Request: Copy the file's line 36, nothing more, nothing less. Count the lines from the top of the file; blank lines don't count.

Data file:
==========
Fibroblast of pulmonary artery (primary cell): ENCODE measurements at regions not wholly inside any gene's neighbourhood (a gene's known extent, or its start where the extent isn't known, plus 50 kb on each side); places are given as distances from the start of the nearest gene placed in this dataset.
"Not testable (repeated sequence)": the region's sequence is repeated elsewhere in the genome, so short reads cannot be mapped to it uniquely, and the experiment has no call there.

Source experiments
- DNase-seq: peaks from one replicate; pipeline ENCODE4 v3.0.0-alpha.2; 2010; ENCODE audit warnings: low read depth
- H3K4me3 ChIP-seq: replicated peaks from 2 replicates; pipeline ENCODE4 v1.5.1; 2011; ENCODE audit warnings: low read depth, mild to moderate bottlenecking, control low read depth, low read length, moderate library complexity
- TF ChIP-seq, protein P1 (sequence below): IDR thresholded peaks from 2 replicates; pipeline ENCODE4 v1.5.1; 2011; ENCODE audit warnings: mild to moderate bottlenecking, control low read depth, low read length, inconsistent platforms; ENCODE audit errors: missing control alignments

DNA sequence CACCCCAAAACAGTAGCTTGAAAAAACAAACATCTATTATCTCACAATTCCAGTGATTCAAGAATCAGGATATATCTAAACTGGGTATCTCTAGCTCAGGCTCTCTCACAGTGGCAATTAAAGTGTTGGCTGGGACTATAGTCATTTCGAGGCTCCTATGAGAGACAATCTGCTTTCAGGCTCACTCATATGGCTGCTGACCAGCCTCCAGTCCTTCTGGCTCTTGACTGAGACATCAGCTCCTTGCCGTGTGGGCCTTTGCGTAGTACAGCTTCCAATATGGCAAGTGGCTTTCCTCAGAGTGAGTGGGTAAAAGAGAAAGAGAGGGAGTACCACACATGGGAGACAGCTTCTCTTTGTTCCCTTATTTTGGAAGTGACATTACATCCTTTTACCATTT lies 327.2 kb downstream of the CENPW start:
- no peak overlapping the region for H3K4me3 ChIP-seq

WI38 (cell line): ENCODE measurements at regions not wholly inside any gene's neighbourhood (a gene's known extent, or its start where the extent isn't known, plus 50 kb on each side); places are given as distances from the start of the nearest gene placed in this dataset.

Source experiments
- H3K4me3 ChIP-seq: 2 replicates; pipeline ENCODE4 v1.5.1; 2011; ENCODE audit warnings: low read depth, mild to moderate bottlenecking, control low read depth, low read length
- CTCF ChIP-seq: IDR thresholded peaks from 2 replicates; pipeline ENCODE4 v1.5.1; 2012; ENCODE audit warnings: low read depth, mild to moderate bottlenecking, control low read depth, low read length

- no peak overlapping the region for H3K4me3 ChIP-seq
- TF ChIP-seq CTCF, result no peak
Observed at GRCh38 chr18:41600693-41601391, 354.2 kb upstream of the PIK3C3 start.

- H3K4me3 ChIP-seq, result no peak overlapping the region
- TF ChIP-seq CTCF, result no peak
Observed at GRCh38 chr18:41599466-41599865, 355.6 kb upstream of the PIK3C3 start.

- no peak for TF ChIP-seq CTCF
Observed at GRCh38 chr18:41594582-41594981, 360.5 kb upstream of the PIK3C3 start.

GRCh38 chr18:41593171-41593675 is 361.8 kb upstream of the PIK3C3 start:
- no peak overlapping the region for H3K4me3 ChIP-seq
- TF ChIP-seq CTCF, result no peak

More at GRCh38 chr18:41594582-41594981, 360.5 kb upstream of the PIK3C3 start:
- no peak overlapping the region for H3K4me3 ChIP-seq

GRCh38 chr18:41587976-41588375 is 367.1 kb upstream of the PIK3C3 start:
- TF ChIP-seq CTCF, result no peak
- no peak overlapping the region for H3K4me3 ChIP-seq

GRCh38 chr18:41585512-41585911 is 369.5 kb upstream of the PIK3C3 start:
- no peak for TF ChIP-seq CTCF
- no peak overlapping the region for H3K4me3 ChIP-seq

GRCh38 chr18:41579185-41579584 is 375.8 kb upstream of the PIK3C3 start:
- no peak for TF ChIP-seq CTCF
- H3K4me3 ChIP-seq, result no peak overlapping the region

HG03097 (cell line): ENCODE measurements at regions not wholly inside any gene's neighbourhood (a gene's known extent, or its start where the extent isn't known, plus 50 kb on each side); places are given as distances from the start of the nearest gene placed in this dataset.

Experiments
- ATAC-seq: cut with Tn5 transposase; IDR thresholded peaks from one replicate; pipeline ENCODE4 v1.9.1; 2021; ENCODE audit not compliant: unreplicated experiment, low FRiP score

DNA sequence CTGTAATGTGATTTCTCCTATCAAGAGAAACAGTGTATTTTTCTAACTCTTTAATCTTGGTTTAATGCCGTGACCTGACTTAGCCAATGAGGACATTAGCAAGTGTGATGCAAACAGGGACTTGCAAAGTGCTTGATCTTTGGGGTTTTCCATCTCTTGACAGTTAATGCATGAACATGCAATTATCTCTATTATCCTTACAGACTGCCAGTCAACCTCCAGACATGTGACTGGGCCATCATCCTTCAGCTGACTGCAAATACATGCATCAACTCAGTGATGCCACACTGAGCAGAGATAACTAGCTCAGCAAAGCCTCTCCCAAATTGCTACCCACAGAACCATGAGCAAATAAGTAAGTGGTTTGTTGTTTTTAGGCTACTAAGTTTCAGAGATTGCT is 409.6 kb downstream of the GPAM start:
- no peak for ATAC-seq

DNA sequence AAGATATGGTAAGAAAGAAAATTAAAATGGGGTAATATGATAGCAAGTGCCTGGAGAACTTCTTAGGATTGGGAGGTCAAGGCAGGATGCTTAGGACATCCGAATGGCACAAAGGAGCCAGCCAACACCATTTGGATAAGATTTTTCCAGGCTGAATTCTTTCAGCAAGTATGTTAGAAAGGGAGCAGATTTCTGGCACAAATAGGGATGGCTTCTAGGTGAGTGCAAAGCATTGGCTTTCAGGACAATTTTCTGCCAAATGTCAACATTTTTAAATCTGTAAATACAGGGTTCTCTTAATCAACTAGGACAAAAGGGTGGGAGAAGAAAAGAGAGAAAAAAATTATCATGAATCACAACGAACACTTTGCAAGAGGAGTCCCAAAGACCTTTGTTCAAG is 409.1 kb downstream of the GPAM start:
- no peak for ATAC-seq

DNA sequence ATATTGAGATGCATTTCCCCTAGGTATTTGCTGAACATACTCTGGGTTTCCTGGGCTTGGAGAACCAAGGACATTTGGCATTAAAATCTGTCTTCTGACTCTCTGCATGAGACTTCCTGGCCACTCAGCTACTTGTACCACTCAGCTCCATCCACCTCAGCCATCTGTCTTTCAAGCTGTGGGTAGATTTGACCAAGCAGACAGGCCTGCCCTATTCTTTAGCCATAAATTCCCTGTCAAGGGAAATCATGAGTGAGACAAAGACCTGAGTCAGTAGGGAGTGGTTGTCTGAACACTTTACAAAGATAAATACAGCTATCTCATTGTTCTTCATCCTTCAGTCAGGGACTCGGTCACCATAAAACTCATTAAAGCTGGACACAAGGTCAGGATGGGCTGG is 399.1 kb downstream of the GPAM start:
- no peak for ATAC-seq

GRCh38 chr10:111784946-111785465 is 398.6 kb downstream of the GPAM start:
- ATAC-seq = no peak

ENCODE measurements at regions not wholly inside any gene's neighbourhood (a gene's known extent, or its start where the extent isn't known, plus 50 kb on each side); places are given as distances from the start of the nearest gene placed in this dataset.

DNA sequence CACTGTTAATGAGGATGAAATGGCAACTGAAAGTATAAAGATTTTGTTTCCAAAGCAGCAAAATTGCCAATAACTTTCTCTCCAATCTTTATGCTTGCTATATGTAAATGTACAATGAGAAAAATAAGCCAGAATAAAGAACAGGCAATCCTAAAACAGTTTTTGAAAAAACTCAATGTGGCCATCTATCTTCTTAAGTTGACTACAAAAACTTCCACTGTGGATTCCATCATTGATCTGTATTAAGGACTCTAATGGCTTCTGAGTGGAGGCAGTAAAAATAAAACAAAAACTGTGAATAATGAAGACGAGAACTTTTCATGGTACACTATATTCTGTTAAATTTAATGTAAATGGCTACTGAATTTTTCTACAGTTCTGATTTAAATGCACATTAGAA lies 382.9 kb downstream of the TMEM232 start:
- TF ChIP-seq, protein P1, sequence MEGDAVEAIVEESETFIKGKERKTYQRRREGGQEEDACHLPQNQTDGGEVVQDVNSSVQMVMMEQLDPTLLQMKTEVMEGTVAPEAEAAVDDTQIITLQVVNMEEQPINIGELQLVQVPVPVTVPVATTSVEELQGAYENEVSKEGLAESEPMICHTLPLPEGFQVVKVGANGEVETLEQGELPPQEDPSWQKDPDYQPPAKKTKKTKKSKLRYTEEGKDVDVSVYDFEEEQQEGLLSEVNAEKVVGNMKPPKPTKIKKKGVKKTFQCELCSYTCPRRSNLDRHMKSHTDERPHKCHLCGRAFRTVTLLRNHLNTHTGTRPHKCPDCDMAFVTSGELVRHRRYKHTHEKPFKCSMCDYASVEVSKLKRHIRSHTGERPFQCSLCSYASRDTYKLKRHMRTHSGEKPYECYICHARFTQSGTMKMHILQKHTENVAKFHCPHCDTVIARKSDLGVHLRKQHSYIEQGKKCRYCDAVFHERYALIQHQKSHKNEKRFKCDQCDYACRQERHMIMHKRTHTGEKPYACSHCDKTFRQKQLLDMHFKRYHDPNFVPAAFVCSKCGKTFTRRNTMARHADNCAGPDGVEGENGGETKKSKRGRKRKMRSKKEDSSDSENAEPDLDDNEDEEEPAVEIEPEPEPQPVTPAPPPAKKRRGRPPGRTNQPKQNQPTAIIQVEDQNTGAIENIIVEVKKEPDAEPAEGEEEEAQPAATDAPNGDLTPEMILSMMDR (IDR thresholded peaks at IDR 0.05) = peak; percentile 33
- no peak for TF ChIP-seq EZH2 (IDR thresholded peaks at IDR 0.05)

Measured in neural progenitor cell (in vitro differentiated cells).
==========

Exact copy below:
Experiments